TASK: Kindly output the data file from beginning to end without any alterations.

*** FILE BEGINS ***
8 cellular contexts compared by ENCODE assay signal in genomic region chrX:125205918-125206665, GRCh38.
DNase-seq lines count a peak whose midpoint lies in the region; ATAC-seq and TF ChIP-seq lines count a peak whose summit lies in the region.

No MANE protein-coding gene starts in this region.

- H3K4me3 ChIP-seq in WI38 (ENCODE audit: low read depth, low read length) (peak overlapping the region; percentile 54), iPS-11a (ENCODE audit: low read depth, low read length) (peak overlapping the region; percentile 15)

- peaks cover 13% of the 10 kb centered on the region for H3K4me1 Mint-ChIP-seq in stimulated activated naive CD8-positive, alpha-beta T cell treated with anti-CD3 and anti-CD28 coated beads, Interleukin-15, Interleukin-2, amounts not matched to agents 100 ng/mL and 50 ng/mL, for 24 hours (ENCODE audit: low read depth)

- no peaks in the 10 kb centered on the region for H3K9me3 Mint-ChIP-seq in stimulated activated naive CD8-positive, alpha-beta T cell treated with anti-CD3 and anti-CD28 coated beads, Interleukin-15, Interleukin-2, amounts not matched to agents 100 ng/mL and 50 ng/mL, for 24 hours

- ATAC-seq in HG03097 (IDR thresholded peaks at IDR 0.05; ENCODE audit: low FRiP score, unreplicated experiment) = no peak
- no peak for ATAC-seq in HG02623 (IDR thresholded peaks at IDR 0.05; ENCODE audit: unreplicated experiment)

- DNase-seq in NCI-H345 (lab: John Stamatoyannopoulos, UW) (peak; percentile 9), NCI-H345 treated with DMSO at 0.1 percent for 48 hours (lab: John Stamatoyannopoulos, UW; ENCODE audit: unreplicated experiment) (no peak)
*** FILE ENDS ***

8 cellular contexts compared by ENCODE assay signal in genomic region chrX:125205918-125206665, GRCh38.
DNase-seq lines count a peak whose midpoint lies in the region; ATAC-seq and TF ChIP-seq lines count a peak whose summit lies in the region.

No MANE protein-coding gene starts in this region.

- H3K4me3 ChIP-seq in WI38 (ENCODE audit: low read depth, low read length) (peak overlapping the region; percentile 54), iPS-11a (ENCODE audit: low read depth, low read length) (peak overlapping the region; percentile 15)

- peaks cover 13% of the 10 kb centered on the region for H3K4me1 Mint-ChIP-seq in stimulated activated naive CD8-positive, alpha-beta T cell treated with anti-CD3 and anti-CD28 coated beads, Interleukin-15, Interleukin-2, amounts not matched to agents 100 ng/mL and 50 ng/mL, for 24 hours (ENCODE audit: low read depth)

- no peaks in the 10 kb centered on the region for H3K9me3 Mint-ChIP-seq in stimulated activated naive CD8-positive, alpha-beta T cell treated with anti-CD3 and anti-CD28 coated beads, Interleukin-15, Interleukin-2, amounts not matched to agents 100 ng/mL and 50 ng/mL, for 24 hours

- ATAC-seq in HG03097 (IDR thresholded peaks at IDR 0.05; ENCODE audit: low FRiP score, unreplicated experiment) = no peak
- no peak for ATAC-seq in HG02623 (IDR thresholded peaks at IDR 0.05; ENCODE audit: unreplicated experiment)

- DNase-seq in NCI-H345 (lab: John Stamatoyannopoulos, UW) (peak; percentile 9), NCI-H345 treated with DMSO at 0.1 percent for 48 hours (lab: John Stamatoyannopoulos, UW; ENCODE audit: unreplicated experiment) (no peak)